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Daniel Cassuto, MD: World View, Intimate Approach

By: Abby Penning
Posted: September 1, 2010, from the September 2010 issue of
Plastic surgeon Daniel Cassuto, MD

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Somewhat ironically, offering patients the best results possible also involves Cassuto talking with his patients quite a bit. “Sometimes it is difficult to understand what a patient wants, because it is not always what they are asking me to do,” he says. “The only way I can find out what they are really hoping for is to talk and talk and talk with them. I prefer to speak with my patients myself.

“It is not always about trying to improve the way people look, but the way they feel about how they look,” he continues. “The only way to maintain a principle of real beauty is to create a symphony between what people are and how they feel about what they are.”

Cultivating that appreciation often involves discussion with patients, as well. “Sometimes, the most difficult part of working with patients is convincing them that they are OK and don’t need anything done. In fact, I’ve found two of the hardest lessons to learn are when to refrain from doing anything and how to convince the patient that doing nothing is the right thing to do,” Cassuto explains. “I want to try to take the aesthetic practice back to the practice of medicine. I have patients who see advertising about an injection product and come in and ask me for it—this is bad medicine. I need to know from my patients what is bothering them, not what they’ve heard. Once I am able to understand their desired outcome, I can more accurately make a proper diagnosis and pursue the appropriate course of treatment.”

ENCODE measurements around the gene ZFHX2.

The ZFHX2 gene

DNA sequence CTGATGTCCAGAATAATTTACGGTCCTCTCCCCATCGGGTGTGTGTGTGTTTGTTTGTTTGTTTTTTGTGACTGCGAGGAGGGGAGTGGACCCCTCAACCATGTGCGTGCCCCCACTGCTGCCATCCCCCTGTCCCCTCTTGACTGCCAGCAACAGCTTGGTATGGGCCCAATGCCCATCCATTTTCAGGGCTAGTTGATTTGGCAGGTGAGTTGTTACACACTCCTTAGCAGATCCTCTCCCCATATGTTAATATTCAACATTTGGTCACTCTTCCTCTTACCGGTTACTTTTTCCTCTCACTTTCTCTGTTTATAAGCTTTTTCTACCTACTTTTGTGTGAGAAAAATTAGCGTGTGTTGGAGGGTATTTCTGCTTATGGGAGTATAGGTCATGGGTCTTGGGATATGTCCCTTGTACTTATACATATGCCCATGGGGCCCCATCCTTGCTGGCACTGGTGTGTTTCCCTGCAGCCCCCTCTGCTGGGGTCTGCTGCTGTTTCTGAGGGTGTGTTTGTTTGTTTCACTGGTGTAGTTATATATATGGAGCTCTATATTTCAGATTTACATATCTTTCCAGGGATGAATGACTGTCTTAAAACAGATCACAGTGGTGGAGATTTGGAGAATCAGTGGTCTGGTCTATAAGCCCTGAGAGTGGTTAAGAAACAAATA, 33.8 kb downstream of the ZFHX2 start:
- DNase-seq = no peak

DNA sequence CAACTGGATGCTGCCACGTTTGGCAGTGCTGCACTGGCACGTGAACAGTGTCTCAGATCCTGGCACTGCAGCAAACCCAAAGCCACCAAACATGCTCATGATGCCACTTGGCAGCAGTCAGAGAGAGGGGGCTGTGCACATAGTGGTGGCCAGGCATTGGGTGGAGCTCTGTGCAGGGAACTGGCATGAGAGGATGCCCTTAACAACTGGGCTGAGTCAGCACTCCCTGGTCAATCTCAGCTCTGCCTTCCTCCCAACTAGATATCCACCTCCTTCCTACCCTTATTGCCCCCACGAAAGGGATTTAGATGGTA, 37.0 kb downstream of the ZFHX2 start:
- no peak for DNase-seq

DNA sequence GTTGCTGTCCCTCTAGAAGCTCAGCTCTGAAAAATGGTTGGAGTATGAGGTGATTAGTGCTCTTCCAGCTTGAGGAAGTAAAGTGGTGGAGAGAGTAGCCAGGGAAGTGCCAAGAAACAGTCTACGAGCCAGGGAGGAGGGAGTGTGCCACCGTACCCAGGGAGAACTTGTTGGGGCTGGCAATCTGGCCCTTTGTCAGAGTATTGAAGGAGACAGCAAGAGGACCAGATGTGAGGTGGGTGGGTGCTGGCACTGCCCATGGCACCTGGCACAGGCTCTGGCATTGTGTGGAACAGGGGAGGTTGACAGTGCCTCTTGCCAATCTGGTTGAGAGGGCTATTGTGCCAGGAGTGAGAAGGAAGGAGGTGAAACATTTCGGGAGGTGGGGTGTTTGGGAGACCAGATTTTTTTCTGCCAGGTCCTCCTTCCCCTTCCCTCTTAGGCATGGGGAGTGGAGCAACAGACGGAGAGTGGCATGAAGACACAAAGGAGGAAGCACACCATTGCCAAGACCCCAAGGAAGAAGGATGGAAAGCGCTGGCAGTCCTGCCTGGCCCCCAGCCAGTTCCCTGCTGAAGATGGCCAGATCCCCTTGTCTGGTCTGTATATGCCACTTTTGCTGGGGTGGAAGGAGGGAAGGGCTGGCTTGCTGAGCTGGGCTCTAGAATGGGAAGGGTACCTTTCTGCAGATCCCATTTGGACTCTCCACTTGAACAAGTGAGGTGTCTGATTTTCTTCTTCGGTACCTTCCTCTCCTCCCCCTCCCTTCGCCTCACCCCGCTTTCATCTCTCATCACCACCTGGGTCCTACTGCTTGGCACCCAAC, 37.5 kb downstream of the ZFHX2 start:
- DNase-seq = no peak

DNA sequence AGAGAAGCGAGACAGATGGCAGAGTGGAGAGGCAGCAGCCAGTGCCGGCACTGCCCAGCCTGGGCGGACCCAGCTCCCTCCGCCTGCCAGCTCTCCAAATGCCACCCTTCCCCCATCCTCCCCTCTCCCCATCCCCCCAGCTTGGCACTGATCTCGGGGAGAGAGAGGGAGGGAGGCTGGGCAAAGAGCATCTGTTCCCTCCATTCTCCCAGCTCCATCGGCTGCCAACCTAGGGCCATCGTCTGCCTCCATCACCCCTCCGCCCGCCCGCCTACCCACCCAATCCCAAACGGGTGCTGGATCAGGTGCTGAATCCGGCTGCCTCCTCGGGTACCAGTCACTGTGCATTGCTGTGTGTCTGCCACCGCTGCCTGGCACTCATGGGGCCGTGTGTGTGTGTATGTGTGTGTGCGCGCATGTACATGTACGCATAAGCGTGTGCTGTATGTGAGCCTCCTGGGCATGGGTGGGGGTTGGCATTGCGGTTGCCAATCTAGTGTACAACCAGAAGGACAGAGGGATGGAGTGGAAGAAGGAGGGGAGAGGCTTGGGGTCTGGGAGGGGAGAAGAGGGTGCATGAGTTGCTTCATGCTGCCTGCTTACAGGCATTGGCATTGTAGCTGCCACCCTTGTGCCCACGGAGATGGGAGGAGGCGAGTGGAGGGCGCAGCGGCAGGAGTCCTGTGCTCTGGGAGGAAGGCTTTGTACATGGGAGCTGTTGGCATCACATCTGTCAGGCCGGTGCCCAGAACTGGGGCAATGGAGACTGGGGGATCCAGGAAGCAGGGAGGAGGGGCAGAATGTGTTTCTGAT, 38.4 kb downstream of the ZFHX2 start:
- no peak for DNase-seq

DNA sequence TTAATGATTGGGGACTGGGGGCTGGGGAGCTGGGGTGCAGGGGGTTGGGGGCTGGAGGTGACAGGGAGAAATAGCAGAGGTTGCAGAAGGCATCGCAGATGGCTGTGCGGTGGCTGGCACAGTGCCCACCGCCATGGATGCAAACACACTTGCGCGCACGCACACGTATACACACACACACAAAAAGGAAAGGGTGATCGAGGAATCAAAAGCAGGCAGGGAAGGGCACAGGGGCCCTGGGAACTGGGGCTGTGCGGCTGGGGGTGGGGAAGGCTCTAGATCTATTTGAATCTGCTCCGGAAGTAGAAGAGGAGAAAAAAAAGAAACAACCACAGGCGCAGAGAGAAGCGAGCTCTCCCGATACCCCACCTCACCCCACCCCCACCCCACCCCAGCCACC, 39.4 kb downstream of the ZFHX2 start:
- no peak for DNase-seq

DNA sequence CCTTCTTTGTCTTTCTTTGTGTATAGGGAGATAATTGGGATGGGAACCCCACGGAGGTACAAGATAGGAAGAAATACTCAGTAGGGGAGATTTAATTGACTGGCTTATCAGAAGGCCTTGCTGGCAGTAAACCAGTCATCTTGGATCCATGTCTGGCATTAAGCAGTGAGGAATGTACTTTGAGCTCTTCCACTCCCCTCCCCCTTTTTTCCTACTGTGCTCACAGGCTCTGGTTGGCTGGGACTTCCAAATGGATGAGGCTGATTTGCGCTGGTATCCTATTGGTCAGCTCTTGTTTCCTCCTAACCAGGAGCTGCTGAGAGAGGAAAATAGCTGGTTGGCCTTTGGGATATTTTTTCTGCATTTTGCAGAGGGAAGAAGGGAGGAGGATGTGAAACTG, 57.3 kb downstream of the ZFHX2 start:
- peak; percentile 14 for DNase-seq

Cassuto continues his explanation through an example of a patient complaining about upper eye lids, saying the traditional route would typically be to perform a blepharoplasty. “Now I question if this is really what the patient is looking for, what the patient needs, because she may just end up with a higher brow and the rest isn’t changed—she doesn’t necessarily look any better,” he explains. “It would be as if a patient came to my practice complaining of a headache and I just prescribed an aspirin. If she had a deeper problem, the aspirin wouldn’t address it. The headache isn’t the cause of the problem, it’s a symptom. We need to think more diagnostically like this in aesthetic medicine. Once I know the root of the problem, I can figure out more accurately what the patient is looking to achieve. And many times, minimally invasive treatments have a more natural look and cost less than a surgical procedure. This is what I mean by giving back instead of demolishing—this is the real medicine.”

Treating and preventing complications

Cassuto also helps train residents and is a professor at two universities in Italy—the University of Catania in Sicily and the University-Hospital, Policlinico of Modena—and helped open a center that treats complications from aesthetic procedures gone wrong, particularly filler injections. “I’ve been doing this in my private practice for the past six years, and have published papers about this,” he says. “I see it as a kind of a mission for myself—I don’t charge these patients, plus I volunteer to provide corrective services in the hospital once a month. It gives relief to those who could not otherwise afford it, and these are patients who nobody wants to treat because of the complications involved.”